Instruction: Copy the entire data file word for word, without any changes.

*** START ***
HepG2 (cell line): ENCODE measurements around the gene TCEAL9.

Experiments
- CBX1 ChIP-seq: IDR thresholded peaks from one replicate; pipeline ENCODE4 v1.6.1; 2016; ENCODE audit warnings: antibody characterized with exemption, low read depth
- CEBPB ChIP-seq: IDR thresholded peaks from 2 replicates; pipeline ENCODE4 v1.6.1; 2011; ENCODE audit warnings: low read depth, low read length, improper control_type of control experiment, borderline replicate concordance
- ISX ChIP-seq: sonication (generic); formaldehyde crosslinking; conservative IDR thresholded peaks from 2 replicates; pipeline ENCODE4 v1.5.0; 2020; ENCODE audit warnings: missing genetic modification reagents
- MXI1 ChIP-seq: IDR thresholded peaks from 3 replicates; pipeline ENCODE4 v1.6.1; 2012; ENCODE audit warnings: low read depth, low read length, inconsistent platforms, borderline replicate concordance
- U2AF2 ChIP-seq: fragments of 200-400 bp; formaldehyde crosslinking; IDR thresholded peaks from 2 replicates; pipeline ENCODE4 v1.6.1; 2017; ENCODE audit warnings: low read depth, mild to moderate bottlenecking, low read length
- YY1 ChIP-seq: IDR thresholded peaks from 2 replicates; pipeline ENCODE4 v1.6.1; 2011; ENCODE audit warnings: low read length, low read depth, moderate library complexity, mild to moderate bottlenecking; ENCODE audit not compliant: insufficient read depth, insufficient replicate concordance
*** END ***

HepG2 (cell line): ENCODE measurements around the gene TCEAL9.

Experiments
- CBX1 ChIP-seq: IDR thresholded peaks from one replicate; pipeline ENCODE4 v1.6.1; 2016; ENCODE audit warnings: antibody characterized with exemption, low read depth
- CEBPB ChIP-seq: IDR thresholded peaks from 2 replicates; pipeline ENCODE4 v1.6.1; 2011; ENCODE audit warnings: low read depth, low read length, improper control_type of control experiment, borderline replicate concordance
- ISX ChIP-seq: sonication (generic); formaldehyde crosslinking; conservative IDR thresholded peaks from 2 replicates; pipeline ENCODE4 v1.5.0; 2020; ENCODE audit warnings: missing genetic modification reagents
- MXI1 ChIP-seq: IDR thresholded peaks from 3 replicates; pipeline ENCODE4 v1.6.1; 2012; ENCODE audit warnings: low read depth, low read length, inconsistent platforms, borderline replicate concordance
- U2AF2 ChIP-seq: fragments of 200-400 bp; formaldehyde crosslinking; IDR thresholded peaks from 2 replicates; pipeline ENCODE4 v1.6.1; 2017; ENCODE audit warnings: low read depth, mild to moderate bottlenecking, low read length
- YY1 ChIP-seq: IDR thresholded peaks from 2 replicates; pipeline ENCODE4 v1.6.1; 2011; ENCODE audit warnings: low read length, low read depth, moderate library complexity, mild to moderate bottlenecking; ENCODE audit not compliant: insufficient read depth, insufficient replicate concordance